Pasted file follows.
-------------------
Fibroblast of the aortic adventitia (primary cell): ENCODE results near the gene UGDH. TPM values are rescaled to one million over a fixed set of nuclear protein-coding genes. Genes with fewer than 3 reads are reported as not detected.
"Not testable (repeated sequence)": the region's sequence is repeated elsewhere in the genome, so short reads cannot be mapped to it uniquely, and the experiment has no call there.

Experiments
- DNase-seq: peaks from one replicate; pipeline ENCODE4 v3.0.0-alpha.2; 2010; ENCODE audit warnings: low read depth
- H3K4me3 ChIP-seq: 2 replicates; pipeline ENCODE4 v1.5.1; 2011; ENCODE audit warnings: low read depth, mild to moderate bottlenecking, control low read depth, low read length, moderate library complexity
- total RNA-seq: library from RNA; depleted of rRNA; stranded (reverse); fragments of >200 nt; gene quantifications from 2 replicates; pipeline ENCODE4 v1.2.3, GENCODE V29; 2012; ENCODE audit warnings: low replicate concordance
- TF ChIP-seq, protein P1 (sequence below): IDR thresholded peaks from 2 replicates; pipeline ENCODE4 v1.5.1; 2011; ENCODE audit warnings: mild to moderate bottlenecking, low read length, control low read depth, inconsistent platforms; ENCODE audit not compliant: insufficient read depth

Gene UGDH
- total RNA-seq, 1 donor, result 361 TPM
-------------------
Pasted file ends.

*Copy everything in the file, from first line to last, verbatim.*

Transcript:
Fibroblast of the aortic adventitia (primary cell): ENCODE results near the gene UGDH. TPM values are rescaled to one million over a fixed set of nuclear protein-coding genes. Genes with fewer than 3 reads are reported as not detected.
"Not testable (repeated sequence)": the region's sequence is repeated elsewhere in the genome, so short reads cannot be mapped to it uniquely, and the experiment has no call there.

Experiments
- DNase-seq: peaks from one replicate; pipeline ENCODE4 v3.0.0-alpha.2; 2010; ENCODE audit warnings: low read depth
- H3K4me3 ChIP-seq: 2 replicates; pipeline ENCODE4 v1.5.1; 2011; ENCODE audit warnings: low read depth, mild to moderate bottlenecking, control low read depth, low read length, moderate library complexity
- total RNA-seq: library from RNA; depleted of rRNA; stranded (reverse); fragments of >200 nt; gene quantifications from 2 replicates; pipeline ENCODE4 v1.2.3, GENCODE V29; 2012; ENCODE audit warnings: low replicate concordance
- TF ChIP-seq, protein P1 (sequence below): IDR thresholded peaks from 2 replicates; pipeline ENCODE4 v1.5.1; 2011; ENCODE audit warnings: mild to moderate bottlenecking, low read length, control low read depth, inconsistent platforms; ENCODE audit not compliant: insufficient read depth

Gene UGDH
- total RNA-seq, 1 donor, result 361 TPM